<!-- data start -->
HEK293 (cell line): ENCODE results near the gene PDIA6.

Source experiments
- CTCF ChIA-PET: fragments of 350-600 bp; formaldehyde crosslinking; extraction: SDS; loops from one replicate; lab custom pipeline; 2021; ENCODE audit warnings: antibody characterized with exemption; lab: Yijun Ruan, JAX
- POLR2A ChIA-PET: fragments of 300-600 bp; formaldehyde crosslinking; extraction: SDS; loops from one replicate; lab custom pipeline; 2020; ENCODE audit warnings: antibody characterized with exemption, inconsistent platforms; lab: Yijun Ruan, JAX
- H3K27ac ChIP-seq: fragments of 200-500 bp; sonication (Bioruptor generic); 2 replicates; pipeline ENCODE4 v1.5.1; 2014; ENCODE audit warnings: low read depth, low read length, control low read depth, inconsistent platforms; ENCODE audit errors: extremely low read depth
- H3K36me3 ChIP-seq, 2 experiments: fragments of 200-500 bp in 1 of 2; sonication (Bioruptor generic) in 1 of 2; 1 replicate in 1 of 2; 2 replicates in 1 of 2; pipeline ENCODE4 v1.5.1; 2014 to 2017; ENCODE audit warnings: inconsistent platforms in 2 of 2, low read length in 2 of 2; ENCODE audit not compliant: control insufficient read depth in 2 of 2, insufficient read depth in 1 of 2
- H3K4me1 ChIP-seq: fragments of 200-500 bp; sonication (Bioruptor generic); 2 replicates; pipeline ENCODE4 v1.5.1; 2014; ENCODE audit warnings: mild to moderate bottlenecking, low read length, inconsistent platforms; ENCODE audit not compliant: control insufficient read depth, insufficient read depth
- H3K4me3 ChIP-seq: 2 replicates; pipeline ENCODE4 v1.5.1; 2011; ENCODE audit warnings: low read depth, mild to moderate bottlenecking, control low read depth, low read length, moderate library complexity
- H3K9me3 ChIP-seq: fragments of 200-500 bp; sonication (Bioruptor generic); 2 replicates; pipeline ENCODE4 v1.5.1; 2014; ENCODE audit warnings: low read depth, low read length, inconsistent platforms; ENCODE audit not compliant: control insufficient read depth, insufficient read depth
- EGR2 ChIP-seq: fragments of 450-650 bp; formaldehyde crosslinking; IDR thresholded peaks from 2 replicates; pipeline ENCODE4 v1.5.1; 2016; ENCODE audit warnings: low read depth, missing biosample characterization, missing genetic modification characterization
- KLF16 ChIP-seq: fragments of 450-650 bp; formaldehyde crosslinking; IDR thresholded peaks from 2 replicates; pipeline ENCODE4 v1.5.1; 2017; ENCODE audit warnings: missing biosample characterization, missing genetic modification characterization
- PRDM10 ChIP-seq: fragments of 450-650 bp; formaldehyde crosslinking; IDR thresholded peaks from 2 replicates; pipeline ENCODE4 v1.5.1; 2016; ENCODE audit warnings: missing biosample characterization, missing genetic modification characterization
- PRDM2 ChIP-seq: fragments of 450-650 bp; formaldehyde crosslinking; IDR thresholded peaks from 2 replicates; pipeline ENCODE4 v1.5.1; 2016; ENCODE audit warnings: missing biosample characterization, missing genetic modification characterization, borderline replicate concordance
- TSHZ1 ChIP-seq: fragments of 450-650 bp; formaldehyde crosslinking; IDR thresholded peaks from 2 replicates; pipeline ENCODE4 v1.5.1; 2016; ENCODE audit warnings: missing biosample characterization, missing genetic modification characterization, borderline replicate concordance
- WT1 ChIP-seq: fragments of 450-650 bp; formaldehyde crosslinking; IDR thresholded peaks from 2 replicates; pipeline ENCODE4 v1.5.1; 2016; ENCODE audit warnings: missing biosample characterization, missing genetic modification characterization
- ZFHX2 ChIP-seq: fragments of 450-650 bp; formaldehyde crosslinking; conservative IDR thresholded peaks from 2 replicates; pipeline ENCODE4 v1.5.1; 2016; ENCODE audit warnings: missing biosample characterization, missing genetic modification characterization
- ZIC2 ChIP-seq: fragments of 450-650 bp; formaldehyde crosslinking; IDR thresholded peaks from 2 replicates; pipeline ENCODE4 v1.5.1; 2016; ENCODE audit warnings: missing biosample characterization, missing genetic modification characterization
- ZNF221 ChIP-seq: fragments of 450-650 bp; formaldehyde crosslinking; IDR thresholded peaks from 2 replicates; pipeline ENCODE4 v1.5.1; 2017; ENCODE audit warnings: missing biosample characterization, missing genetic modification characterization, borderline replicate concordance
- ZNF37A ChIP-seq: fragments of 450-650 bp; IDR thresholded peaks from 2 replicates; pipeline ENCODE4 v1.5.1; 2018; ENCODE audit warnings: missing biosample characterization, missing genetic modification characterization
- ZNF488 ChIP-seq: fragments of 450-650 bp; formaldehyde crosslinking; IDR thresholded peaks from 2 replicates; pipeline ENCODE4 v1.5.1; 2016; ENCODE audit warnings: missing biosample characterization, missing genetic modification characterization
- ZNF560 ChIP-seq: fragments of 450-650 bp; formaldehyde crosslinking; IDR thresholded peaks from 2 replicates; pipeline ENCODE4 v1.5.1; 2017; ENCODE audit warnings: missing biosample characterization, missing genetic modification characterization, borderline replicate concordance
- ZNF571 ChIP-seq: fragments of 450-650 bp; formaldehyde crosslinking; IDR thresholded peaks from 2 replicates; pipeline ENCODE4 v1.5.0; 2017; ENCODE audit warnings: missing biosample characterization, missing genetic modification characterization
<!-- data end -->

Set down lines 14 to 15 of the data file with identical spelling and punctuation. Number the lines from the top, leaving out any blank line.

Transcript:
- TSHZ1 ChIP-seq: fragments of 450-650 bp; formaldehyde crosslinking; IDR thresholded peaks from 2 replicates; pipeline ENCODE4 v1.5.1; 2016; ENCODE audit warnings: missing biosample characterization, missing genetic modification characterization, borderline replicate concordance
- WT1 ChIP-seq: fragments of 450-650 bp; formaldehyde crosslinking; IDR thresholded peaks from 2 replicates; pipeline ENCODE4 v1.5.1; 2016; ENCODE audit warnings: missing biosample characterization, missing genetic modification characterization